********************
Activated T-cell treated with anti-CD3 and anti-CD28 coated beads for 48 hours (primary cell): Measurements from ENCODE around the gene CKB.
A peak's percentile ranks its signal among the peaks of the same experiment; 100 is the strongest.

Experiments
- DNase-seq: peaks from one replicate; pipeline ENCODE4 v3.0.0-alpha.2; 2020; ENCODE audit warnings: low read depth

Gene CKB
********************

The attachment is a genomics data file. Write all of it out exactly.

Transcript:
Activated T-cell treated with anti-CD3 and anti-CD28 coated beads for 48 hours (primary cell): Measurements from ENCODE around the gene CKB.
A peak's percentile ranks its signal among the peaks of the same experiment; 100 is the strongest.

Experiments
- DNase-seq: peaks from one replicate; pipeline ENCODE4 v3.0.0-alpha.2; 2020; ENCODE audit warnings: low read depth

Gene CKB